I like where you’re going with the Hamill pick, and the parlay sounds logical enough, but you’re neglecting two fighters here: Vitor Belfort (-300), who’s a lock to beat Yoshihiro Akiyama, and Jorge Rivera (-140), who should be an even bigger favorite over the unproven late-replacement Costantinos Philippou.
So here’s what I’d do. Take that $100 and turn it into two different parlays. One is your “safe” parlay: $80 on Belfort+Macdonald+Rivera+Mendes, which will return a respectable $209.52. Then, you take the remaining $20 and run an “idiotic” parlay on Ortiz+Belfort+Ebersole+MacDonald+Hamill+Mendes+Rivera+Menjivar+Brown. Potential profit: $2,691.13. In this economy, you can’t afford not to do it.
Screen-name bet time: Make one specific prediction for a fight at UFC 133. The person who makes the more accurate prediction gets to change the other person’s commenter name to something embarrassing for two weeks.
BG: Chad Mendes will beat Rani Yahya by unanimous decision, 30-27 across the board. During the fight, Joe Rogan will say some variation of the following: “Yahya’s been threatening with submissions the entire round, but the judges tend to believe that the guy on top is winning, no matter what.” There won’t be time for a post-fight interview. Seth’s new commenter name will be “#1CaseyAnthonyFan.”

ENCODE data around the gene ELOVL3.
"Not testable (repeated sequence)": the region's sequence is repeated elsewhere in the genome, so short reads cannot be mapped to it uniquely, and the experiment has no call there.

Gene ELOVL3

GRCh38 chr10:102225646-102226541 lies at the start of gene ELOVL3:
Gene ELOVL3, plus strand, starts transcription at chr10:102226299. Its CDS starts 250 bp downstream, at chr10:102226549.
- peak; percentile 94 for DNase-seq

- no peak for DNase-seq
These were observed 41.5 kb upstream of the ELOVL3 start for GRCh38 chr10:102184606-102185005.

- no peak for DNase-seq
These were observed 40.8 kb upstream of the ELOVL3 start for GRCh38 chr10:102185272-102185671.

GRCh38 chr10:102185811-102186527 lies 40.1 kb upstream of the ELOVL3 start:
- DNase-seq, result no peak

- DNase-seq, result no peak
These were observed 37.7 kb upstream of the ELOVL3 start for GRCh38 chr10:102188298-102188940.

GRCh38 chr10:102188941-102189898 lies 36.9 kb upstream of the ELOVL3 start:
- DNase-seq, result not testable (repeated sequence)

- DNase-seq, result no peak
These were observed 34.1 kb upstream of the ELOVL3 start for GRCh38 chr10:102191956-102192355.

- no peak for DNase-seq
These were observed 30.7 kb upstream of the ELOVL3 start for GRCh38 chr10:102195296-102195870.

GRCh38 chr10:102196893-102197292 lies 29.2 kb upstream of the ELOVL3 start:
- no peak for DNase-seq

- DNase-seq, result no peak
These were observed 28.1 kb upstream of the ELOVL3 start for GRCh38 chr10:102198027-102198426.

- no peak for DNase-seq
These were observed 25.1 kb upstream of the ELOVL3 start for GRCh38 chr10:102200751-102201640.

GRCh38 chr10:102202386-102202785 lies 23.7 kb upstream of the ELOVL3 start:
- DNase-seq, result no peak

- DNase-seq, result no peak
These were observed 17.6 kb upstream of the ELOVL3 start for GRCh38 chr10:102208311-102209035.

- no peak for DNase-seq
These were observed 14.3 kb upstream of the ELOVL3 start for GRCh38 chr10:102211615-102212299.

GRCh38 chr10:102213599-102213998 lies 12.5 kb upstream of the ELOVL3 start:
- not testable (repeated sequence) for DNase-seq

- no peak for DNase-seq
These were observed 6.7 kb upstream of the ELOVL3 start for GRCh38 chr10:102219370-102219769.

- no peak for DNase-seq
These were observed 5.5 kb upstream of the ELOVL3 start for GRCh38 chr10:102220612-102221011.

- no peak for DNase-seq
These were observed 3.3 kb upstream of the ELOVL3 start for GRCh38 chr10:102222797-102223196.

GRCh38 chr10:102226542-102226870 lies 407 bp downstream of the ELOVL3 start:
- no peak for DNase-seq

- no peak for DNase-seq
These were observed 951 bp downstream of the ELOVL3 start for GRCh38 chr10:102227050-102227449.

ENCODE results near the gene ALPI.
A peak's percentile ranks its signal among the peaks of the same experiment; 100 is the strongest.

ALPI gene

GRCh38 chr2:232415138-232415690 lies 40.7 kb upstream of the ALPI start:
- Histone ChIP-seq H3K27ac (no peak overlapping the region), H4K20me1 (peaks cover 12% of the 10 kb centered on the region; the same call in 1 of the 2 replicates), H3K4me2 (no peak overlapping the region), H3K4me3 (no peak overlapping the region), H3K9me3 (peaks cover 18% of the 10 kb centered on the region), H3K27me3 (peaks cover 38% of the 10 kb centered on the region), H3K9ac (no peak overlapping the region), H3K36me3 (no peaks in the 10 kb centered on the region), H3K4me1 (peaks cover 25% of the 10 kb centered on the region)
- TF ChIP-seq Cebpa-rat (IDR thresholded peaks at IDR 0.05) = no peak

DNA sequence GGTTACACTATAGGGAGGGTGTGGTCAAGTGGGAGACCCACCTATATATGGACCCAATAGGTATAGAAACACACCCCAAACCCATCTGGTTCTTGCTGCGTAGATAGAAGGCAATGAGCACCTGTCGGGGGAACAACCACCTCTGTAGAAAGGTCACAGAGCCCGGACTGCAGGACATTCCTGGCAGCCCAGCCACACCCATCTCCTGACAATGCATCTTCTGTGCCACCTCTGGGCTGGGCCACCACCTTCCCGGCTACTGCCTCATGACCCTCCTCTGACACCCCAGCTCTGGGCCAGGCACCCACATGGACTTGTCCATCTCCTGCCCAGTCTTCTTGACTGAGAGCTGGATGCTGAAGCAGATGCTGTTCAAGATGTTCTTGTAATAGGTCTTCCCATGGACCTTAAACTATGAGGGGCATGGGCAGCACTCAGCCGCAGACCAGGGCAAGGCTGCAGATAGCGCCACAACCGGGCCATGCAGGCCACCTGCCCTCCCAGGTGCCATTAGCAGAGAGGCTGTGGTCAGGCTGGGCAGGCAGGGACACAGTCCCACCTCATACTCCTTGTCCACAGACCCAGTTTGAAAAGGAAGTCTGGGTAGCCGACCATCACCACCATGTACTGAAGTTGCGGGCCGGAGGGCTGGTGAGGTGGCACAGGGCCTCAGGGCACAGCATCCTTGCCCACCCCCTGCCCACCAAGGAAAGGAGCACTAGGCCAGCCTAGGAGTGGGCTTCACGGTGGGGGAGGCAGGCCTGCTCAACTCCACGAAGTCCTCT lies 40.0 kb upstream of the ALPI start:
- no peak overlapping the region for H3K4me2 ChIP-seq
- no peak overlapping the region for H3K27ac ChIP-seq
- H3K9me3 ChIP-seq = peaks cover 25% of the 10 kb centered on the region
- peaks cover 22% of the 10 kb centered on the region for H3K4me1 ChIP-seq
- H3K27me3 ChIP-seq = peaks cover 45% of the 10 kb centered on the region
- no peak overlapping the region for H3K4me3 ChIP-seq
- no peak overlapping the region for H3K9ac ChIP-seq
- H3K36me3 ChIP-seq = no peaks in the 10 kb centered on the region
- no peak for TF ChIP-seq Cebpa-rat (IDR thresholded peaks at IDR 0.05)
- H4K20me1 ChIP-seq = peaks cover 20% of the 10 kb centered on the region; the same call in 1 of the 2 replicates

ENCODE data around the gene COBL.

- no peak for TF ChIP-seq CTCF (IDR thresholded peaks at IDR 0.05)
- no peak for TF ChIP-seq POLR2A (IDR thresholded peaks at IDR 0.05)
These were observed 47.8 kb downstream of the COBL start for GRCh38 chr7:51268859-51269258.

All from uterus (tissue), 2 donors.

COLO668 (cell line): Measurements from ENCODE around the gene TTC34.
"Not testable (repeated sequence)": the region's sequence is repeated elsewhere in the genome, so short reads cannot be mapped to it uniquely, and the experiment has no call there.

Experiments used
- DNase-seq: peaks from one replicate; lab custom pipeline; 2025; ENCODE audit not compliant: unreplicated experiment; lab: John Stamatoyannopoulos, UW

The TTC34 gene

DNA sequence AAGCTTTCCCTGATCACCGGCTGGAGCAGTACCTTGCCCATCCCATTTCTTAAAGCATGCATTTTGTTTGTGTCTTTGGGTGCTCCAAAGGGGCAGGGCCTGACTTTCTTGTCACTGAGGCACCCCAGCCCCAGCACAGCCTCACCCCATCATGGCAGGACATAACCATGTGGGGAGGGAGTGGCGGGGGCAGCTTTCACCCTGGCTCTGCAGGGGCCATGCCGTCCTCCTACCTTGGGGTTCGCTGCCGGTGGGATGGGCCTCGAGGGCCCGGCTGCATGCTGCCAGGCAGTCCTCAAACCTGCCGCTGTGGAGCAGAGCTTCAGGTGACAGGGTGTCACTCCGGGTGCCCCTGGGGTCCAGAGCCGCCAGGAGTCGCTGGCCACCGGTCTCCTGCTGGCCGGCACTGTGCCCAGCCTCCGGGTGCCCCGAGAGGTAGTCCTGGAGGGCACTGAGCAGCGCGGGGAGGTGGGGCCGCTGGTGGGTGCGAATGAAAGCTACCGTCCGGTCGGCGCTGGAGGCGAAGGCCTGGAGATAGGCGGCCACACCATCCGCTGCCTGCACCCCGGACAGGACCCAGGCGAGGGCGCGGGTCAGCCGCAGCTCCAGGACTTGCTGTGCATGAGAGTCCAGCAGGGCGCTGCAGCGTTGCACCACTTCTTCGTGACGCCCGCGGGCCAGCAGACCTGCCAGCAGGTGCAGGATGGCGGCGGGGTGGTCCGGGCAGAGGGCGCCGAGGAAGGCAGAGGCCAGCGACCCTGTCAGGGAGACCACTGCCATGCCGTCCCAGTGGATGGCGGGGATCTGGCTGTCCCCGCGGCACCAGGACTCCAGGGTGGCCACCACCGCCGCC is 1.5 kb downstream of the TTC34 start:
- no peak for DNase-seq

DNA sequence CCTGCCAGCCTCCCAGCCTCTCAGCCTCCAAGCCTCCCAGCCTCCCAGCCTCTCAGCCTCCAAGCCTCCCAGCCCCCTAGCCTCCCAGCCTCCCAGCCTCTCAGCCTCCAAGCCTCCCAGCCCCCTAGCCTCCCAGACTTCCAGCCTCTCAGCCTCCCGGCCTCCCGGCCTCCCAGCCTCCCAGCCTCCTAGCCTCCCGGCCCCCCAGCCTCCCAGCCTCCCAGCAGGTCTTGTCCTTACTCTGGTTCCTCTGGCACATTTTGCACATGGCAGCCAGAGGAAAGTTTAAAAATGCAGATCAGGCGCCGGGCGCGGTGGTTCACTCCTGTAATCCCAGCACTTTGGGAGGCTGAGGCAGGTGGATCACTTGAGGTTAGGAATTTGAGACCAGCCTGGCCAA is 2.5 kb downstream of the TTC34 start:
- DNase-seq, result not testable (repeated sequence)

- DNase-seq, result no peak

SF: Jorge Rivera will act like he’s totally over the loss to Michael Bisping in the prefight interview, not that this will prevent him from taking a shot at Bisping. Rivera will channel that anger into a second round TKO over Constantinos Philippou. He will call for a rematch with Michael Bisping immediately after the fight, and Philly will applaud that. Ben’s new commenter name will be “SethFalvosBitch.”
Who has more to lose on Saturday: Mike Brown or Yoshihiro Akiyama?